Teresa Abi-Nader Dahlberg became Dean of the College of Engineering and Computer Science and Professor of Electrical Engineering and Computer Science at Syracuse University, a research one university, in 2015. Dahlberg oversees 100 fulltime faculty, 2,600 students, 10 B.S., 11 M.S., three online and six Ph.D. programs. She is in year two of a plan to hire fifty faculty over five years into interdisciplinary clusters to elevate research. She has developed the Transforming Our Future: technology is everywhere, but it is not everything advancement campaign; multiple affinity scholars programs to support students’ academic, social, and fiscal wellbeing; an Office of Inclusive Excellence; and she is launching the Strategic Inclusive Excellence Leadership Initiative, a two-year program to introduce intergroup dialogue to engineering.
She was previously Dean of the Albert Nerken School of Engineering and Chief Academic Officer (CAO) of The Cooper Union for the Advancement of Science and Art, New York City. As dean, Dahlberg led creation of interdisciplinary programs that combine art, design, technology, and science. As CAO, Dahlberg was instrumental in successfully introducing tuition to a university that had been tuition free for over 100 years.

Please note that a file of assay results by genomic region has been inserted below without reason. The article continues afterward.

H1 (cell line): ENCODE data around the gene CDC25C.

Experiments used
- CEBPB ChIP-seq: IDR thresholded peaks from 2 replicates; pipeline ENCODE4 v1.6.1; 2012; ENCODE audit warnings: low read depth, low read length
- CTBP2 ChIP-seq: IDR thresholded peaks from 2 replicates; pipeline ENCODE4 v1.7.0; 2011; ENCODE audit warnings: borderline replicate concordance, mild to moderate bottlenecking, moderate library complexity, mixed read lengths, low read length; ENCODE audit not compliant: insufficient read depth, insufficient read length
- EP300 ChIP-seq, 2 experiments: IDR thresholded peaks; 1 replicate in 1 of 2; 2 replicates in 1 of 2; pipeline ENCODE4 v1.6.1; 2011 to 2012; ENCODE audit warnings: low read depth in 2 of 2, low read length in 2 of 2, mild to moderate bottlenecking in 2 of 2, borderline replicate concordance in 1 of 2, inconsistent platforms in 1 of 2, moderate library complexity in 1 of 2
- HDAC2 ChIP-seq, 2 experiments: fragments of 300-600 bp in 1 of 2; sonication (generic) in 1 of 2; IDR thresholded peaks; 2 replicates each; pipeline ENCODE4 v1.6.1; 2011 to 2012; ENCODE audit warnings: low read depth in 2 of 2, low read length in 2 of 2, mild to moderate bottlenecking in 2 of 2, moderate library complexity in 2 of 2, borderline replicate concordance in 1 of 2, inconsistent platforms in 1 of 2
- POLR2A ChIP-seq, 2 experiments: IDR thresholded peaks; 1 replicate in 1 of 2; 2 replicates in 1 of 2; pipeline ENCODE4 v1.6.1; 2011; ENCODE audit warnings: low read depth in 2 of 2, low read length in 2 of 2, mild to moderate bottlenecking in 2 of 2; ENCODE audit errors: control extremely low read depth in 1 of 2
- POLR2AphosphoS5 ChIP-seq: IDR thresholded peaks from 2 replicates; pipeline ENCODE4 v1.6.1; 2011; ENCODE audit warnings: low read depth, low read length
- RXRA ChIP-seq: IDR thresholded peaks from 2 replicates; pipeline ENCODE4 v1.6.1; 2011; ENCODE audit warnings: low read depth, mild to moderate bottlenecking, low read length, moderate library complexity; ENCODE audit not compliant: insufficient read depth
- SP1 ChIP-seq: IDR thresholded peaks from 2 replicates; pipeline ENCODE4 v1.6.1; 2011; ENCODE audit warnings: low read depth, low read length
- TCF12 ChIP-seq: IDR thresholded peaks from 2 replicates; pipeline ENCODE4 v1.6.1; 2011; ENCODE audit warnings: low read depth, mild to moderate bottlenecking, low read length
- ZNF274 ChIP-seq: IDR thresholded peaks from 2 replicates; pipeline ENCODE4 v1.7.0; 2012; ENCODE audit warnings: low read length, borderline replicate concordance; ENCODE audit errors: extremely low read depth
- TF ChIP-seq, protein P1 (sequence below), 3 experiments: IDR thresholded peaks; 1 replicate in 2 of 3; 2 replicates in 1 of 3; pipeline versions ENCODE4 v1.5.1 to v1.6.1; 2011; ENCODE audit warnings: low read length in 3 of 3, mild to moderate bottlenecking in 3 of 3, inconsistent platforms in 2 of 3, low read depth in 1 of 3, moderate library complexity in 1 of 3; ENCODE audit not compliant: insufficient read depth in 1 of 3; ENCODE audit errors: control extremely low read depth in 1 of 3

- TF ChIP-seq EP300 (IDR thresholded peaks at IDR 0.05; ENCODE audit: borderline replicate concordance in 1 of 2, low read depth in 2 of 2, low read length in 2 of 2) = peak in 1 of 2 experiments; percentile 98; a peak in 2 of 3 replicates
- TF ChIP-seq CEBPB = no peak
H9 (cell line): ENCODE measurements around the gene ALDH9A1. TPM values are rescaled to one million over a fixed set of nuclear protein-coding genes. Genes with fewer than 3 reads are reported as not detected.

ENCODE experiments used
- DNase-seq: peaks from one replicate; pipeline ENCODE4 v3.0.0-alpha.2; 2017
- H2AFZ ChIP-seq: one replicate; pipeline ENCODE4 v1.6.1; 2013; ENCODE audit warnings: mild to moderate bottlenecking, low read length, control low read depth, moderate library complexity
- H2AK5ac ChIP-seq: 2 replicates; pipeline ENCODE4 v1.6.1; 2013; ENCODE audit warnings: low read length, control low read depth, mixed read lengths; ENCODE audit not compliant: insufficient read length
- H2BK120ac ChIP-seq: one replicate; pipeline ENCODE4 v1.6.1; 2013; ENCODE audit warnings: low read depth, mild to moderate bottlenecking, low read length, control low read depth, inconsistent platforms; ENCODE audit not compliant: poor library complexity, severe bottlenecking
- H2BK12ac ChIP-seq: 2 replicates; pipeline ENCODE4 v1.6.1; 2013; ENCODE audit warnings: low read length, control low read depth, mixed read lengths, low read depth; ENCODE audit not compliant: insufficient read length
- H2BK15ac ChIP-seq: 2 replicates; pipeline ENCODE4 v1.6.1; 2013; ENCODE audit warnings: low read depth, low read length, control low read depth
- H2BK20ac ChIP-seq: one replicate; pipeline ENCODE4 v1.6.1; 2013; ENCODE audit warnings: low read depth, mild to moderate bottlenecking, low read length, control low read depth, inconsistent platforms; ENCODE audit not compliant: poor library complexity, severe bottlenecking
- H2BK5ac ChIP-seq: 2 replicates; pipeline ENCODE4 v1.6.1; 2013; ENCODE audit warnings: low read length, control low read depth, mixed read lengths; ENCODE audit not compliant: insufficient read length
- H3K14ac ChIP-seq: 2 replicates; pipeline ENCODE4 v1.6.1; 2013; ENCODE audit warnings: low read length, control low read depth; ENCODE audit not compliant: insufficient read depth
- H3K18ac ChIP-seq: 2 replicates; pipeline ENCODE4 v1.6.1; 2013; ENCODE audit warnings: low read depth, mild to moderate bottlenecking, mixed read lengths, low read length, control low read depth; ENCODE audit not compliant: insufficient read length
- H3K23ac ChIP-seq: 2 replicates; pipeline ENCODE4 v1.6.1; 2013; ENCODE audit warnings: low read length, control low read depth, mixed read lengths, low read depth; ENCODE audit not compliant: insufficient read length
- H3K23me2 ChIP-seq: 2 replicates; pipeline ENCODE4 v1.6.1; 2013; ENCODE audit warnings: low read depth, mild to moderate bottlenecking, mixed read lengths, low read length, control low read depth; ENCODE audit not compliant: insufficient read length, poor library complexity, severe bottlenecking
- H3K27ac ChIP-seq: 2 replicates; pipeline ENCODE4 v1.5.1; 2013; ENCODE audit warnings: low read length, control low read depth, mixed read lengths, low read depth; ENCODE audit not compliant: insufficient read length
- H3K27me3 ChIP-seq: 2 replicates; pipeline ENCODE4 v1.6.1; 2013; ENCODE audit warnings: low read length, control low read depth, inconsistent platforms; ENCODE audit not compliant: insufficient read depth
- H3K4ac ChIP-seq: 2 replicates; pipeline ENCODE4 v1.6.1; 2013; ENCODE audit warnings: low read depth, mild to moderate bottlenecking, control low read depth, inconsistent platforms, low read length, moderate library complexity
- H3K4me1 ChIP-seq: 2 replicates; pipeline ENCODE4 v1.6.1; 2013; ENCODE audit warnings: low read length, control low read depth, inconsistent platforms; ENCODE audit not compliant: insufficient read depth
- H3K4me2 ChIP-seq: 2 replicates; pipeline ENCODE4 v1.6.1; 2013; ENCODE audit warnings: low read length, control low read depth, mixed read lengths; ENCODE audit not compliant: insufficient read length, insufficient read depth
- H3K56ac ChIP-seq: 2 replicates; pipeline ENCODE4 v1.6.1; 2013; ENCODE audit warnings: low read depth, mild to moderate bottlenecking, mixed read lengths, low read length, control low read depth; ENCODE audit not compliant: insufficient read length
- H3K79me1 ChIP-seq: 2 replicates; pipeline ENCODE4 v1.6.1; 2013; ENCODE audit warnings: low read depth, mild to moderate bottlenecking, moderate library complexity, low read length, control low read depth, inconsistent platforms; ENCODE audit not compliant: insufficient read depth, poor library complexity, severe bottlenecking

Prior to joining Cooper, Dahlberg was Associate Dean of the College of Computing and Informatics at the University of North Carolina (UNC) Charlotte. At UNC Charlotte, Dahlberg established the Wireless Networking Research Lab and the Diversity in Information Technology Institute. She co-founded the STARS Computing Corps, a National Science Foundation alliance for broadening participation. As STARS Director (2006-2013) Dahlberg led creation of a service-learning program intended to strengthen the K-12 STEM pipeline and the undergraduate computing pipeline and oversaw adoption of the program by 50 colleges and universities nationwide.
Dahlberg has been principle investigator or co-PI for over $20 million in research grants. She served on the Advisory Committee to the National Science Foundation Computer & Information Science & Engineering (CISE) Directorate (2011-2014), and she co-chaired the CISE Education Workforce subcommittee during this time. Dahlberg has a B.S. in Electrical Engineering from the University of Pittsburgh (1984) and M.S. and Ph.D. in Computer Engineering from North Carolina State University (1993). She spent ten years as a development engineer for IBM before joining academia.